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Mexico

¡Viva México!

September 17, 2014

Hola Amigos!

These past few days have been particularily exciting here in D.F. as yesterday (September 16) was Mexico’s Independence Day!  I have noticed the excitement in the air throughout the month as Mexico has prepared for the holiday.  Aside from my co-workers offering the best advice on how to properly celebrate actual Independence Day in true fashion, I have been patiently awaiting to experience this marvelous holiday in Mexico’s capital.

Mexico also celebrates this holiday with many temporary dishes made available throughout September to honor their Day of Independence, my favorite being Chiles en Nogada.

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Chiles en Nogada. This incredible dish is a poblano chile that is stuffed with cooked candied meat and then covered in almond sauce and topped with pomegranate seeds. It is usually served cold and was created to represent the three colors of the Mexican flag: red, white and green. Very unique taste and very festive!

Here’s a run-down of Mexico’s Día de la Independencia.  On September 16, 1810, Mexico declared it’s independence from Spain through “El Grito” from Dolores, which signified the beginning of a war that lasted until 1821.  El Grito is a custom that continues today.  Every year the president of every state, municipality, pueblo, etc., says El Grito in the town/city square on the eve of September 15.  For Mexico City, the President of Mexico says El Grito in the Zocalo every year around 11pm.  Not knowing the next time I will be in Mexico for their Independence Day, I wanted to do whatever would give me the most “authentic” experience.  El Zocalo it is!

A few days before the actual El Grito, one of my co-workers, Karen, gave me a tour of El Zocalo and the surrounding areas so I would know where to go during the actual celebration.  Karen is an undergraduate student at UNAM and works in the same office as me at MásNegocio, and I know she will be a great friend and confidant during my stay here.  She has been so helpful, kind and patient with me as I tackle this whole Spanish thing again.  Anyway, we met on Friday night to see the lights turn on the first time in the square.  We also bought some festive wear, took a ton of pictures and had some great tacos al pastor with some of her relatives that were kind enough to pick us up in their car.  Karen, si estás leyendo, estoy muy agradecida para ti y tenía un tiempo excelente contigo 🙂 Estoy emocionada para nuestras aventuras próximas!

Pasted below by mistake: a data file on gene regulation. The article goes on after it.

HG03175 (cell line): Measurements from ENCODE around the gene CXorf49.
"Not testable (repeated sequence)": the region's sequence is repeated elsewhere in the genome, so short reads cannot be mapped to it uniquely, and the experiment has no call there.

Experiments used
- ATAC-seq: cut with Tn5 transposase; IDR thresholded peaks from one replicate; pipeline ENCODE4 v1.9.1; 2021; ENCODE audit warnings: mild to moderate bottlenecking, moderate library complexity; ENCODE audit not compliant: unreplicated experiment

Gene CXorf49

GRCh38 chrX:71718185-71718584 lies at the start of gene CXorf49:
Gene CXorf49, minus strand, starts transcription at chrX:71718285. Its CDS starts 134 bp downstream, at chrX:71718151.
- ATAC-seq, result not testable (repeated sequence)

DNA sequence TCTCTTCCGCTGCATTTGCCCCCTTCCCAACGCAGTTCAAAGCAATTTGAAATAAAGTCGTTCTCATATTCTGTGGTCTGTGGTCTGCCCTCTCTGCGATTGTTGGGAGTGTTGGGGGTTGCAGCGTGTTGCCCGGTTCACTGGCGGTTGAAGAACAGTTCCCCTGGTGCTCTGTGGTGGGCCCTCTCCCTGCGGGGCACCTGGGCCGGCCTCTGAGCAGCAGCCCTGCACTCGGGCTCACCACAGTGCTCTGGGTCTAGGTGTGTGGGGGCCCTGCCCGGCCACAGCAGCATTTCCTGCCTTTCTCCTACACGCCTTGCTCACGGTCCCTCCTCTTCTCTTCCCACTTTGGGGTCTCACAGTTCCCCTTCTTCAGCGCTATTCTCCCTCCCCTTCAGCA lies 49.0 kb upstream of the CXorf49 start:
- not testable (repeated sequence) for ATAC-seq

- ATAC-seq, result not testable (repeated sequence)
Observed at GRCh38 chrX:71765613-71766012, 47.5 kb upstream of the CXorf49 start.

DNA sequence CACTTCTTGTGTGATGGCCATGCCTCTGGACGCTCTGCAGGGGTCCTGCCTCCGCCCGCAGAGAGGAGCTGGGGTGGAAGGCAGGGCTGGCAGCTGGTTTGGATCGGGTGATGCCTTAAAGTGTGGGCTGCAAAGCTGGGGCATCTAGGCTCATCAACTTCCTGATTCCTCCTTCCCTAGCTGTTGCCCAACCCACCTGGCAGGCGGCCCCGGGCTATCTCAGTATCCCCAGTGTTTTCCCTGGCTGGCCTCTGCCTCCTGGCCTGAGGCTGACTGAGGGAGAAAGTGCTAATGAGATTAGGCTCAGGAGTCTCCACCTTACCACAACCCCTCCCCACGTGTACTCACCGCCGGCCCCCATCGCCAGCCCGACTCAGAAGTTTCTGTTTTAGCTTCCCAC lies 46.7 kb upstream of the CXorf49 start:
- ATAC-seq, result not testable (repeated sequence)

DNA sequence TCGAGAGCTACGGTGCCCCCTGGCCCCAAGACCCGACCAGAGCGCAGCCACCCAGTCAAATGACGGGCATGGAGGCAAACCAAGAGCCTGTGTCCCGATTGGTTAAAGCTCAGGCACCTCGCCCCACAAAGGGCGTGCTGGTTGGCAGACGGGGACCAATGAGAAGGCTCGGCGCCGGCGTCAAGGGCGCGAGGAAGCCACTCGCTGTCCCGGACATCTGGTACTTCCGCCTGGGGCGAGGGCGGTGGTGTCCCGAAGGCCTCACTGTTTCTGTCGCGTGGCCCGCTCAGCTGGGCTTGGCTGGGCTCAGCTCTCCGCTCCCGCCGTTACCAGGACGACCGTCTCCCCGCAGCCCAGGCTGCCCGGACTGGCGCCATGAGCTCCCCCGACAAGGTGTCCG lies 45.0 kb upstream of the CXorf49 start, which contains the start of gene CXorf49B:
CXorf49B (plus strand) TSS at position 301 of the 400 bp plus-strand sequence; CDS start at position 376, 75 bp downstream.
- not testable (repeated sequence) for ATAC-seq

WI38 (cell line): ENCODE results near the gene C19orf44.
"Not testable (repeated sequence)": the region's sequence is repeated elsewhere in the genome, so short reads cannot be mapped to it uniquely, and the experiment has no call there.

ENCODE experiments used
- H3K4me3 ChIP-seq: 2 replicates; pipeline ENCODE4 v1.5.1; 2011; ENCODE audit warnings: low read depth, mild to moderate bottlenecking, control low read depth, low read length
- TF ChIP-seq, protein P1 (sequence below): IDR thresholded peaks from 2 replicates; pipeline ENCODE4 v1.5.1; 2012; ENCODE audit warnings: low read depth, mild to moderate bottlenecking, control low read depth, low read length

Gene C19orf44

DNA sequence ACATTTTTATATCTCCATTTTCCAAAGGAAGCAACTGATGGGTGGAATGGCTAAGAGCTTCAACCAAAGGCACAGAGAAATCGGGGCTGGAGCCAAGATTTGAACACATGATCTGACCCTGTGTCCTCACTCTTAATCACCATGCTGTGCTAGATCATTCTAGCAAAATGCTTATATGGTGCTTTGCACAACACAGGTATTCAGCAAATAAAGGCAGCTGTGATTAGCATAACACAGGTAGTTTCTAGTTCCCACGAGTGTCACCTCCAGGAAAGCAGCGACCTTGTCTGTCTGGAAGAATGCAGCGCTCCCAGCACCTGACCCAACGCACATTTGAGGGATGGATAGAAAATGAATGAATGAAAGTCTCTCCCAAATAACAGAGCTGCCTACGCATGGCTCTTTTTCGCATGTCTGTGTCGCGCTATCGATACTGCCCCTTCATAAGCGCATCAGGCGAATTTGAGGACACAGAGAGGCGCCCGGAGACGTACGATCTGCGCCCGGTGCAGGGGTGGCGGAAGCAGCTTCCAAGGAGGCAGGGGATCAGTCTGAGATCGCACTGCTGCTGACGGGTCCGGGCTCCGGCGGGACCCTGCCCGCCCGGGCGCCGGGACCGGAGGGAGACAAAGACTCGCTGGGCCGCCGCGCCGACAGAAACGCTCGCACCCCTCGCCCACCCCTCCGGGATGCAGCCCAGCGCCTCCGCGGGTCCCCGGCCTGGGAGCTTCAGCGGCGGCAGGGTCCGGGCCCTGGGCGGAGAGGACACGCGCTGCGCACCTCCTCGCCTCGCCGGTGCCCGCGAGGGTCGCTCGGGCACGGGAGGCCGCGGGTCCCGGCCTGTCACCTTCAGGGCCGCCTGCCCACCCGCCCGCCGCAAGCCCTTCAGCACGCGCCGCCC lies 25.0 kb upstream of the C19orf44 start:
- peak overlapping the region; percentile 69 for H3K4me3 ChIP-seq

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Karen and I in front of the Palacio de Bellas Artes. I had the best tour guide ever!

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Us decked out in red white and green! We bought some souvenirs to feel more festive.

After working half a day on the following Monday, a few BBs and myself set out for the Zocalo.  When we got to the Zocalo (around 7pm) there was a large concert in the center of the square, but we opted to stand closer to the Palacio where Enrique Peña Nieto would give El Grito at 11pm.  Here’s a few photos of the Zocalo while we were waiting…

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We were able to make it to the Zocalo in time for sunset! The large flag and stage was placed in the center of the Zocalo – a massive square where we celebrated.

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My wonderful company for the night!

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By now, everyone knows how much I love taking pictures.

After several hours of listening to the fun concerts, it was finally time for “El Grito”.  Here’s a typical “El Grito” that we heard Peña Nieto say just a few feet from us!

¡Mexicanos!

¡Vivan los héroes que nos dieron patria!

¡Víva Hidalgo!  ¡Viva Morelos!  ¡Viva Josefa Ortiz de Domínguez!  ¡Viva Allende!  ¡Vivan Aldama y Matamoros!

¡Viva la independencia nacional!

¡Viva México! ¡Viva México! ¡Viva México!

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We were so close to the President while he said El Grito!

After El Grito, there was a beautiful fireworks display around the Cathedral.  Once again, pictures won’t do the experience justice, but I’m always up for a challenge 🙂

 

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My attempt at taking pictures of the gorgeous fireworks with the Cathedral in the background! A wonderful ending to a festive night.

Mexico

Sunday Funday at Xochimilco

September 15, 2014

Hola Amigos!

This past Sunday we went to Xochimilco, one of the boroughs of Mexico City about an hour south from the historic center of the city.  Xochimilco is labeled as a World Heritage Site because it has an extensive 110 mile canal and lake system where tourists and locals are able to ride trajineras (large, gondola-like boats) among the canals.  We had a large group of about 20 people that all fit onto one colorful trajinera for a few hours of fun!  The description nor the pictures can do this place justice, but I’ll certainly try.

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Trjineras. Non-motorized boats that can fit up to 20 people on each of these boats.

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Me taking a cheesy photo driving the trajinera. The actual man that drove/controlled the boat for us all afternoon is to the left.